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Dunnottar Castle (Scottish Gaelic: Dùn Fhoithear, “fort on the shelving slope”) is a ruined medieval fortress located upon a rocky headland on the north-east coast ofScotland, about 3 kilometres (1.9 mi) south of Stonehaven. The surviving buildings are largely of the 15th and 16th centuries, but the site is believed to have been fortified in theEarly Middle Ages. Dunnottar has played a prominent role in the history of Scotland through to the 18th-century Jacobite risings because of its strategic location and the strength of its situation. Dunnottar is best known as the place where the Honours of Scotland, the Scottish crown jewels, were hidden from Oliver Cromwell’s invading army in the 17th century. The property of the Keiths from the 14th century, and the seat of the Earl Marischal, Dunnottar declined after the last Earl forfeited his titles by taking part in the Jacobite rebellion of 1715. The castle was restored in the 20th century and is now open to the public.

Loch Lomond (/ˈlɒxˈloʊmənd/; Scottish Gaelic Loch Laomainn) is a freshwater Scottish loch which crosses the Highland Boundary Fault. It is the largest inland stretch of water in Great Britain by surface area. The loch contains many islands, including Inchmurrin, the largest fresh-water island in the British Isles. Loch Lomond is a popular leisure destination and is featured in song.

Pittenweem is a small and secluded fishing village and civil parish tucked in the corner of Fife on the east coast of Scotland. According to the 2006 estimate, the village has a population of 1,600. At the 2001 census, the parish had a population of 1,747.
The name derives from Pictish and Scottish Gaelic. “Pit-” represents Pictish pett ‘place, portion of land’, and “-enweem” is Gaelic na h-Uaimh, ‘of the Caves’ in Gaelic, so “The Place of the Caves”. The name is rendered Baile na h-Uaimh in modern Gaelic, with baile, ‘town, settlement’, substituted for the Pictish prefix. The cave in question is almost certainly St Fillan’s cave, although there are many indentations along the rocky shores that could have influenced the name.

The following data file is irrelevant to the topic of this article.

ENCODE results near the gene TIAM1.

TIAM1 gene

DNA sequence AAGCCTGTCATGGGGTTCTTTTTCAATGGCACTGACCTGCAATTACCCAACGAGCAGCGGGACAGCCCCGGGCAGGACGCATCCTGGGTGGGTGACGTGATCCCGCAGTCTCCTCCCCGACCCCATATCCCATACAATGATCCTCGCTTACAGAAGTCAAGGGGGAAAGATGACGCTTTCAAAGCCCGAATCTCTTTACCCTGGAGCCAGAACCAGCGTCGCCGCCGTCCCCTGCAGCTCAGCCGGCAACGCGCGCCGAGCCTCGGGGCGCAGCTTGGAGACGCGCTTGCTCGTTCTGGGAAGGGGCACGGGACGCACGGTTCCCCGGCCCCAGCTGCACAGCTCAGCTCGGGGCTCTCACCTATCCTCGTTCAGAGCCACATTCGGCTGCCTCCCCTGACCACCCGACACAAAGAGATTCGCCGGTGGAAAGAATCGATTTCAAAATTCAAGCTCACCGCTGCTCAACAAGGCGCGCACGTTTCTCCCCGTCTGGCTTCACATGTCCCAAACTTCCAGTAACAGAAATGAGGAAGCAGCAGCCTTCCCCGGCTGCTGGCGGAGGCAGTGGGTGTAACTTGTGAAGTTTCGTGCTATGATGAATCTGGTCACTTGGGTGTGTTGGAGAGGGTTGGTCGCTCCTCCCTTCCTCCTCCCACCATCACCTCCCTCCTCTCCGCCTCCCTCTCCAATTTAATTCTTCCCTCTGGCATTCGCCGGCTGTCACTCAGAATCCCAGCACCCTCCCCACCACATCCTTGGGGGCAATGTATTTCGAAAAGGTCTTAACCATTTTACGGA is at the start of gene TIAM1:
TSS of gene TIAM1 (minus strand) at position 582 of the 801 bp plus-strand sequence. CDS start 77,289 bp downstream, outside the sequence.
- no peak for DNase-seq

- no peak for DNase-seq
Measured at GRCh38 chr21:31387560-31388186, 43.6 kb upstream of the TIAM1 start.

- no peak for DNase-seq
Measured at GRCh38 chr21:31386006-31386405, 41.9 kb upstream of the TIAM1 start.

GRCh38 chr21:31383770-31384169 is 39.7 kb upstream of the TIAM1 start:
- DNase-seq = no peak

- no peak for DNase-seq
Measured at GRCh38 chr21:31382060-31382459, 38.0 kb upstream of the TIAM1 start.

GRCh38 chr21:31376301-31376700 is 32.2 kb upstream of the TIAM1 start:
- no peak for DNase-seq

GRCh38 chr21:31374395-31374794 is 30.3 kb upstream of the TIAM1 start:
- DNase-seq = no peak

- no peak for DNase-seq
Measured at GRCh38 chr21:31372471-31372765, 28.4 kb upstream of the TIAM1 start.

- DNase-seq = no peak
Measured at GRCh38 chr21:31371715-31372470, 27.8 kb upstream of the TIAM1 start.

The Forth Bridge is a cantilever railway bridge over the Firth of Forth in the east of Scotland, to the east of the Forth Road Bridge, and 9 miles (14 kilometres) west of central Edinburgh. It was opened on 4 March 1890, and spans a total length of 8,296 feet (2,528.7 m). It is often called the Forth Rail Bridge or Forth Railway Bridge to distinguish it from the Forth Road Bridge, although it has been called the “Forth Bridge” since its construction, and was for over seventy years the sole claimant to this name.

From Wikipedia, the free encyclopedia

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Dunnottar Castle, Aberdeenshire
Loch Lomond
Pittenweem Harbour, Fife
Forth Rail Bridge, Firth of Forth, Lothian

The castle was founded in the thirteenth century, and became a stronghold of the Clan Mackenzie and their allies the Clan Macrae. In the early eighteenth century the Mackenzies’ involvement in the Jacobite rebellions led in 1719 to the castle’s destruction by government ships. Lieutenant-Colonel John Macrae-Gilstrap’s twentieth-century reconstruction of the ruins produced the present buildings.

From Wikipedia, the free encyclopedia

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Piper, Eilean Donan Castle,
Wester Ross,
The Highlands of Scotland

Glenfinnan Viaduct is a railway viaduct on the West Highland Line in Glenfinnan, Lochaber, Highland, Scotland. It was built between July 1897 and October 1898 at the cost of£18,904. Located at the top of Loch Shiel in the West Highlands of Scotland, the viaduct overlooks the Glenfinnan Monument and the waters of Loch Shiel.

From Wikipedia, the free encyclopedia

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Glenfinnan Viaduct, Lochaber

From Scotland
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